NASA selects new aircraft technologies for research

Engineers and technicians at the Langley Research Center in Hampton and a Newport News company will play a significant role in developing new flight technologies, thanks to awards from NASA’s Office of Aero-Space Technology.

Engineers and technicians at the Langley Research Center in Hampton and a Newport News company will play a role in developing new flight technologies, thanks to awards from NASA’s Office of Aero-Space Technology. NASA officials have selected nine aeronautical concepts that will receive $300,000 for Phase I research as part of its REVCON (Revolutionary Concepts) award. REVCON accelerates the exploration of high-risk, breakthrough technologies in atmospheric flight.

Langley is part of the REVCON team led out of NASA’s Dryden Flight Research Center, Edwards, Calif., with significant involvement from NASA’s Ames Research Center, Moffett Field, Calif., and Glenn Research Center, Cleveland, Ohio.

The nine winning projects are:

1. A Joined-Wing Integrated Structures Flight Demonstration – an airborne surveillance concept consisting of a joined-wing aircraft with radar apertures integrated into the four joined wings. Langley is the lead with partners from Dryden; The Boeing Company, Phantom Works Division, Seattle, Wash.; Naval Air System Command, Patuxent River, Md.; and the Air Force Research Laboratory, Dayton, Ohio.

2. A Smart Vehicle-Advanced Technology Demonstrator. This consists of an uninhabited technology demonstrator that will showcase hingeless aerodynamic effectors that will increase the maneuverability and performance of the vehicle with reduced signature. This project will be led by Langley with partners Lockheed Martin Tactical Aircraft Systems, Fort Worth, Texas; Physical Sciences, Inc., Andover, Maine; Tel Aviv University, Israel; Naval Air Systems Command, Patuxent River, Md.; and Dryden.

3. Swashplateless Flight that will be demonstrated by a team comprising Advanced Technologies, Inc., Newport News; Diversified Technologies, Inc., Bedford, Mass.; Ames; Dryden and Langley. They will integrate an on-the-blade, electromechanical servo-actuator into a civil helicopter and demonstrate primary flight control without using a mechanical swashplate.

4. APEX is a highly instrumented, remotely piloted glider air-launched at an altitude of 100,000 feet by a balloon. It will obtain data to validate design and analysis methods for high altitude and high-subsonic speeds. Dryden leads a team that includes Ames, Langley and Glenn.

5.The Shape Memory Alloy Variable Area Fan Nozzle project will address the development of smart-material actuation for a variable-area fan nozzle. United Technologies Research Center will lead the project with support from partners, Pratt and Whitney, East Hartford, Conn.; Northrop-Grumman, Los Angeles, Calif.; Dryden, Glenn and Langley.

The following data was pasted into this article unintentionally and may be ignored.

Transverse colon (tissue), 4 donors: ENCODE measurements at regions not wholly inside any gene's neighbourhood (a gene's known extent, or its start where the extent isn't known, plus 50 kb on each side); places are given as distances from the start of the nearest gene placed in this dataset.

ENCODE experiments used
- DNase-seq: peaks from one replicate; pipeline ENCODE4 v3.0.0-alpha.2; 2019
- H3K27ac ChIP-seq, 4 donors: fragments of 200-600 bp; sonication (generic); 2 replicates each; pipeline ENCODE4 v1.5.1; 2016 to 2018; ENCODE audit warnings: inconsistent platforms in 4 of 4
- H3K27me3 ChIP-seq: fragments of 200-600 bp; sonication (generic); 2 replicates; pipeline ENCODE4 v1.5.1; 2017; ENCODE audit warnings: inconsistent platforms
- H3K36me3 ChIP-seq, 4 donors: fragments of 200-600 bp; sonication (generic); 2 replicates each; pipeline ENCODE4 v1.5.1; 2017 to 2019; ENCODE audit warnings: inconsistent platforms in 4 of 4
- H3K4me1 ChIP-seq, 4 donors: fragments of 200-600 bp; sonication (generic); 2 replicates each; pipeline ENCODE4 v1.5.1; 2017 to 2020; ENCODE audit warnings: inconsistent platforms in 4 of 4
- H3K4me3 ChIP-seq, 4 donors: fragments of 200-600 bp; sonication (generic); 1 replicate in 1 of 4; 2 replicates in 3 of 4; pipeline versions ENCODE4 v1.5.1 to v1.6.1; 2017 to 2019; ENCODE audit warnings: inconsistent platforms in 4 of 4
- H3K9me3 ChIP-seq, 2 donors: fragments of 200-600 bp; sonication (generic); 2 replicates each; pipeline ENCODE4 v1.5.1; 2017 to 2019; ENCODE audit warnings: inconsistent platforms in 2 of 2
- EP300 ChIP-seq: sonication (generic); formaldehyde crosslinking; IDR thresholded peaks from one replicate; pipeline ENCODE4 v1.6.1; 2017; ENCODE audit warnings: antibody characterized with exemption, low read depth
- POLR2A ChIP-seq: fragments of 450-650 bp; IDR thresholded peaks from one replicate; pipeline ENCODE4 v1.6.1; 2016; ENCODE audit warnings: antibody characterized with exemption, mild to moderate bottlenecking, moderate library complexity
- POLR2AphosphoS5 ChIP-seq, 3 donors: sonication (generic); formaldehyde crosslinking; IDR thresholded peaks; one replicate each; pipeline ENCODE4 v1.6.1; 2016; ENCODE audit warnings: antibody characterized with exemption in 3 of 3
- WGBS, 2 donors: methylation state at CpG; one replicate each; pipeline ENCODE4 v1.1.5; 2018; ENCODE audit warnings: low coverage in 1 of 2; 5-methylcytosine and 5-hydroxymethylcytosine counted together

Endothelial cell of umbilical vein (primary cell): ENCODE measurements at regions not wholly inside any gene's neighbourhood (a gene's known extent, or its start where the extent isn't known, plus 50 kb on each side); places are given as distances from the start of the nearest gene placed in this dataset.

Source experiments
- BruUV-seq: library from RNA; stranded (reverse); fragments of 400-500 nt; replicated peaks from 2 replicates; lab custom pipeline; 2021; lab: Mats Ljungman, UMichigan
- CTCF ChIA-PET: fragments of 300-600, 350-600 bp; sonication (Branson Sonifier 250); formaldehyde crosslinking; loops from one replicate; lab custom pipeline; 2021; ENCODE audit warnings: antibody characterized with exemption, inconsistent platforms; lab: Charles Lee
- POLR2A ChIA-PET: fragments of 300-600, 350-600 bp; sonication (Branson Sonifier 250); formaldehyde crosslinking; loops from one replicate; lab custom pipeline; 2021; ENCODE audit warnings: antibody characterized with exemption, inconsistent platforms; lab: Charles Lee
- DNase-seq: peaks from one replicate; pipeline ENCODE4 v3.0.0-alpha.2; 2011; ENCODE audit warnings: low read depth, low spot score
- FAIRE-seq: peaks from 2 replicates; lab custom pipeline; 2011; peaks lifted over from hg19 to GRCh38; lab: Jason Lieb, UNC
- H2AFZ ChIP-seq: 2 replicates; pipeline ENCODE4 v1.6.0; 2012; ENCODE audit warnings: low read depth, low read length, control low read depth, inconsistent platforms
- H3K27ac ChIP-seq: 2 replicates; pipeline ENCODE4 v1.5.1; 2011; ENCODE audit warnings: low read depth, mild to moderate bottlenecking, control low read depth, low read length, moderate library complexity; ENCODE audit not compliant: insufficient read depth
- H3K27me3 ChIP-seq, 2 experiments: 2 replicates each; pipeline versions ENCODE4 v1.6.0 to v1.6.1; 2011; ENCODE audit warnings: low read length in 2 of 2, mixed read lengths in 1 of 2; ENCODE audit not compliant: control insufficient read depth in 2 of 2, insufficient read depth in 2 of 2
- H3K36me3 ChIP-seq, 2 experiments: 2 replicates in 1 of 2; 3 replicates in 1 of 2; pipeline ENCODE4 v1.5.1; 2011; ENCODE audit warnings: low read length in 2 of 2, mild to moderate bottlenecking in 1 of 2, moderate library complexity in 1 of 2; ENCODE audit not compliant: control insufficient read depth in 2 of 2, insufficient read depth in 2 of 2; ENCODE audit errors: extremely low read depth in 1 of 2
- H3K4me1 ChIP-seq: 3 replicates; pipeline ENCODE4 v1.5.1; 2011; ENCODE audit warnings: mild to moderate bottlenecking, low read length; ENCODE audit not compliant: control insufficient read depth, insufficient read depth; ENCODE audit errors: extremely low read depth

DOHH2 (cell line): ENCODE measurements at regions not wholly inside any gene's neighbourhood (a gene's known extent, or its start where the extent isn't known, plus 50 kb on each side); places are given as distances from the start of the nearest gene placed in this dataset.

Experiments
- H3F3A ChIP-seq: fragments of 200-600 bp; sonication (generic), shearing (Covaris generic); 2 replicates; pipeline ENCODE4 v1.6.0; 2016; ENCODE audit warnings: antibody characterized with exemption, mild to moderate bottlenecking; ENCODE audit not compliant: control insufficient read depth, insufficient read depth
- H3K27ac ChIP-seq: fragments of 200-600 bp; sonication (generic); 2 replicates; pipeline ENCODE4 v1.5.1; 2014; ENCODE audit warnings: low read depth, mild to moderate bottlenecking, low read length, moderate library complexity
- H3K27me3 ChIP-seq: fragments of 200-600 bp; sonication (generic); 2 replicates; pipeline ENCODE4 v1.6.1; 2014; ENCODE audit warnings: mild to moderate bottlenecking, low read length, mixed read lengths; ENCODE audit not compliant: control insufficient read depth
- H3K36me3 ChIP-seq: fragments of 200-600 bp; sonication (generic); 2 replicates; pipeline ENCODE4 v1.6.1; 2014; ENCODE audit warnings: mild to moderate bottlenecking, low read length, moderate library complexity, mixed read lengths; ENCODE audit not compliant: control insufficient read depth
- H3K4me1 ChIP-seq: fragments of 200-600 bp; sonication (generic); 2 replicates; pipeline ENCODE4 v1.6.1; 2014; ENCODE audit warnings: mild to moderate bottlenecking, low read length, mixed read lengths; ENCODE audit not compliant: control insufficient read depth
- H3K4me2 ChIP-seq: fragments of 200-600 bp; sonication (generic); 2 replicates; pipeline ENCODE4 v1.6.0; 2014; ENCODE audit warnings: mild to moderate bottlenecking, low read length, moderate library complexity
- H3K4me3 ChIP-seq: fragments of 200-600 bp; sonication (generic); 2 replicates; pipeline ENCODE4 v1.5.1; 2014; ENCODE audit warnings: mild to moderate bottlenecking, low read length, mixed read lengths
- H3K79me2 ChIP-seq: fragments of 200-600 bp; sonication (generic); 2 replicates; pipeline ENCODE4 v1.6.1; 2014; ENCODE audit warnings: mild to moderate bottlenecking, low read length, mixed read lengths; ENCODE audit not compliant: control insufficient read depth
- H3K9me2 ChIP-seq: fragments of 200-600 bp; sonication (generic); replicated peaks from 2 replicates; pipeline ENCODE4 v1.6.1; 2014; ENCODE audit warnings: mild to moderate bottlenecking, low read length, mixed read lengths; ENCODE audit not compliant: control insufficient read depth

6. The goal of the Variable Diameter Tilt Rotor flight experiment is to advance the technology readiness of a concept that optimises the rotor configuration for both hover and cruise flight. This project joins Sikorsky Aircraft Corporation, Stratford, Conn., as the lead with Dryden, Ames and Langley.

7. Advanced Supersonic Propulsion and Integration Research aims to validate a two-dimensional, mixed-compression engine inlet for commercial applications. Glenn will lead this project with partners Dryden; Lockheed Martin Skunk Works, Palmdale, Calif.; United Technologies Research Center, East Hartford, Conn..; General Electric Aircraft Engines, Cincinnati, Ohio; Techland Research, North Olmsted, Ohio; Gulfstream Aerospace, Cleveland, Ohio; and the Air Force Research Laboratory, Dayton, Ohio.

8. The Reliable Autonomous Control Technology project will develop an autonomous management system for uninhabited aircraft to achieve reliability equivalent to current piloted aircraft. Dryden is the team leader, with partners Lockheed Martin Tactical Aircraft Systems, Fort Worth, Texas; Lockheed Martin Skunk Works, Palmdale, Calif.; and NASA’s Jet Propulsion Laboratory, Pasadena, Calif.

9. Finally, the Revolutionary Propulsion for Aeronautical Vehicles is the combined effort of General Electric Aircraft Engines, Cincinnati, Ohio, and partners General Electric Corporate Research and Development, Schenectady, N.Y.; Lockheed Martin Tactical Aircraft Systems; Advanced Projects Research, Inc., La Verne, Calif.; Air Force Research Laboratory, Dayton, Ohio; Glenn and Dryden. This team will design and develop a pulse-detonation technology to integrate with an existing engine and provide increased thrust and fuel efficiency.